Microsoft and peripheral and tablet maker I-O Data Device have renewed and extended their patent agreement to cover various I-O Data Linux and Android devices.
And, erm, the update is actually worse than the old one
Microsoft has delivered a minor update to Windows RT, the ARM-based version of Windows 8 which runs on Surface 1 and 2 and on tablets from Lenovo, Nokia and others.…
And then there's entries like Free POS Project. This is a free POS solution that offers more features than you'd expect at this price point.
Startup MJ Technology LLC announced recently that they are developing what it would appear to be a beefy tablet powered by the almighty Ubuntu Linux operating system, the desktop version of it.
Jolla has opened pre-orders on Jolla Tablets starting at $300. The 7.9-inch 2048 x 1536 tablet runs the Linux-based Sailfish OS 2.0 on a quad-core Atom. The Jolla Tablet has been a long time coming for Indiegogo backers, but the participants will finally receive their tablets in September, says Finland-based Jolla. Now anyone can order […]
GCompris is a high quality educational software suite comprising of numerous activities for children aged 2 to 10. It started in 2000 using the GTK+ toolkit and was part of the Gnome project. In order to address users willing to run GCompris on their tablets, a full rewrite has been initiated in 2014 using Qt Quick.
For businesses, tablets are on the decline and laptops are rising once again. And Chromebooks aren't just for consumers looking for cheap laptops.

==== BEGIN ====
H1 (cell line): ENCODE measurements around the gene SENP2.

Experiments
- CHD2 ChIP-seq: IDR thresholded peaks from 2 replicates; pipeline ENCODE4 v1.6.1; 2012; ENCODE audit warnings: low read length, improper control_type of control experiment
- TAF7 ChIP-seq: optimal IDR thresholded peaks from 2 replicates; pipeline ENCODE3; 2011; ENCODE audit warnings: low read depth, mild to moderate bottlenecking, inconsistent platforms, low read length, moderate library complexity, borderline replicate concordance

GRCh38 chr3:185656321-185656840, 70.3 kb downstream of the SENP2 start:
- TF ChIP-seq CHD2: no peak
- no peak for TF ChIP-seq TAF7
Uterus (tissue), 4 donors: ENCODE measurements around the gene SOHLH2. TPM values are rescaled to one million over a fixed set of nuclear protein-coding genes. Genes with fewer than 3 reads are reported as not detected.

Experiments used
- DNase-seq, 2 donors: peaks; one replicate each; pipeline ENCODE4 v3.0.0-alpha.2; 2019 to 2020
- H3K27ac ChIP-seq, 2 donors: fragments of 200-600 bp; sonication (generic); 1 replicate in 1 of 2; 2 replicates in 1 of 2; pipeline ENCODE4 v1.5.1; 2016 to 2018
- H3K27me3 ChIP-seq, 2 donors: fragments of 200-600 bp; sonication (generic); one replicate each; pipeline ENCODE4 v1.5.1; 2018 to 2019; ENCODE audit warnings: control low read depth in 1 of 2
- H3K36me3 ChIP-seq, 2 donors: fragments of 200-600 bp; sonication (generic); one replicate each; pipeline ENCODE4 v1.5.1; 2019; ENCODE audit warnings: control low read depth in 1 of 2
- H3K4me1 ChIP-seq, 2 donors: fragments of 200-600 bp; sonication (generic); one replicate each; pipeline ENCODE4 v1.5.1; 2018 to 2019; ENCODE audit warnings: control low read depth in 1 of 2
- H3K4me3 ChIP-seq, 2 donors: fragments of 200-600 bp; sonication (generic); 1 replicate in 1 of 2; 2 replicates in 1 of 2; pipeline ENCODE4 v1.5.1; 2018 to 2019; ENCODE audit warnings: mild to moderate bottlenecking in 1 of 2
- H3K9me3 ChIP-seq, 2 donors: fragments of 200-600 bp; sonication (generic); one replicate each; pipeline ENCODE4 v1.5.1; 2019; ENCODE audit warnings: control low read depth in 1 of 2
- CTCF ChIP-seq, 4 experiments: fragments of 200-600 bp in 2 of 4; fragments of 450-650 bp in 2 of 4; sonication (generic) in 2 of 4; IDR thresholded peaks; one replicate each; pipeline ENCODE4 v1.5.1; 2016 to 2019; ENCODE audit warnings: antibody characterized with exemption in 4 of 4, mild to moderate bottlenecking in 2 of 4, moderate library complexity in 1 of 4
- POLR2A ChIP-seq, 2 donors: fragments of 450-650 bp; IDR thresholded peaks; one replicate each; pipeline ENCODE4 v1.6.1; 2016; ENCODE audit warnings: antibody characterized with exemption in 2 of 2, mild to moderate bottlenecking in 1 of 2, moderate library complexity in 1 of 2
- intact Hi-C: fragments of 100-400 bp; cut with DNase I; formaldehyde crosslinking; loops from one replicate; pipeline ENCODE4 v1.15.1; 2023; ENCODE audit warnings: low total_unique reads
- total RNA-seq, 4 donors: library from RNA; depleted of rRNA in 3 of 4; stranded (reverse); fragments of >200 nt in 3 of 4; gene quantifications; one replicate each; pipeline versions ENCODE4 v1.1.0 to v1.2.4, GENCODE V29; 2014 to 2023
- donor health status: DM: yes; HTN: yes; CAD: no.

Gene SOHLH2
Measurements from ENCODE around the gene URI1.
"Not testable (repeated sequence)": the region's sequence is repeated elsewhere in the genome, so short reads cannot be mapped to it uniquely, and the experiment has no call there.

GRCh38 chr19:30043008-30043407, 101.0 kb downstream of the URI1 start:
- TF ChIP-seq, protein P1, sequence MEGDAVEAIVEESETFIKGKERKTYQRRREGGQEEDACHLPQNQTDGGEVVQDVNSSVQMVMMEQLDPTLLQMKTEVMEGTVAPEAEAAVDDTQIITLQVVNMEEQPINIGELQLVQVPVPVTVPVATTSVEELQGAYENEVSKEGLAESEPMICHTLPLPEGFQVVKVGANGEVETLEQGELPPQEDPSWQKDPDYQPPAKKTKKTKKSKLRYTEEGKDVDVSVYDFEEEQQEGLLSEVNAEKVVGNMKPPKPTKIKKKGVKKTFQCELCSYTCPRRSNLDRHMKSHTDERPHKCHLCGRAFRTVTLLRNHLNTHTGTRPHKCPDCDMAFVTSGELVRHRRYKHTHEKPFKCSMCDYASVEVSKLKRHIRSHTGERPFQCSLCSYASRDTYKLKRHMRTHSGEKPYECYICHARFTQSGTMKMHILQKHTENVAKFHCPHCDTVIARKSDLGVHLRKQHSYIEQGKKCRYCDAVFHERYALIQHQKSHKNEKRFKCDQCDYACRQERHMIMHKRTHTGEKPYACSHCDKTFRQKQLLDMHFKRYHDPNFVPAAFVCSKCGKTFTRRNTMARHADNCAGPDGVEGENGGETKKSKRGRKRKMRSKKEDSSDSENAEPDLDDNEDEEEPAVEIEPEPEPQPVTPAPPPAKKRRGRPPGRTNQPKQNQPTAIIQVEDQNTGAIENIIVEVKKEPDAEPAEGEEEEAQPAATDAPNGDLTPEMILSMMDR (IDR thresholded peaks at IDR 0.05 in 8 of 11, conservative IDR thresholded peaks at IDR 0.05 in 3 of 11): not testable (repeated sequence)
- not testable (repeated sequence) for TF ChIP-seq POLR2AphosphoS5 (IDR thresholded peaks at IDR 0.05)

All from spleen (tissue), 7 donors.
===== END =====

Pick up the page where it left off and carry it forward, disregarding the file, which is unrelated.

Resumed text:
Open source navigation tool OpenCPN is changing boating for weekend warriors and serious seafarers alike.
First there were marine charts, then came those bulky, slow, and expensive dedicated chartplotters with arcane user interfaces. Then, at last, came chartplotters running on laptops, tablets, and mobile devices. You would think that would be the end of it: intuitive point--and--click interfaces similar to the ones we use in our daily lives, slick looking graphical user interfaces, a wide selection of downloadable raster or vector charts. What more could you ask for?
New not-Windows-10 update to arrive in September. Fear not, you unlucky owners of Windows RT tablets: Microsoft hasn't abandoned you yet. Not entirely, anyway.
Intel announced the first embedded quad-core 5th Gen Core CPUs and shipped its first “Braswell” processors, and AMD tipped its 6th Gen A-Series SoCs. The Computex show held this week in Taiwan was mostly about new tablets and notebooks, but chip news rose to the fore as well. The biggest news arrived before the show […]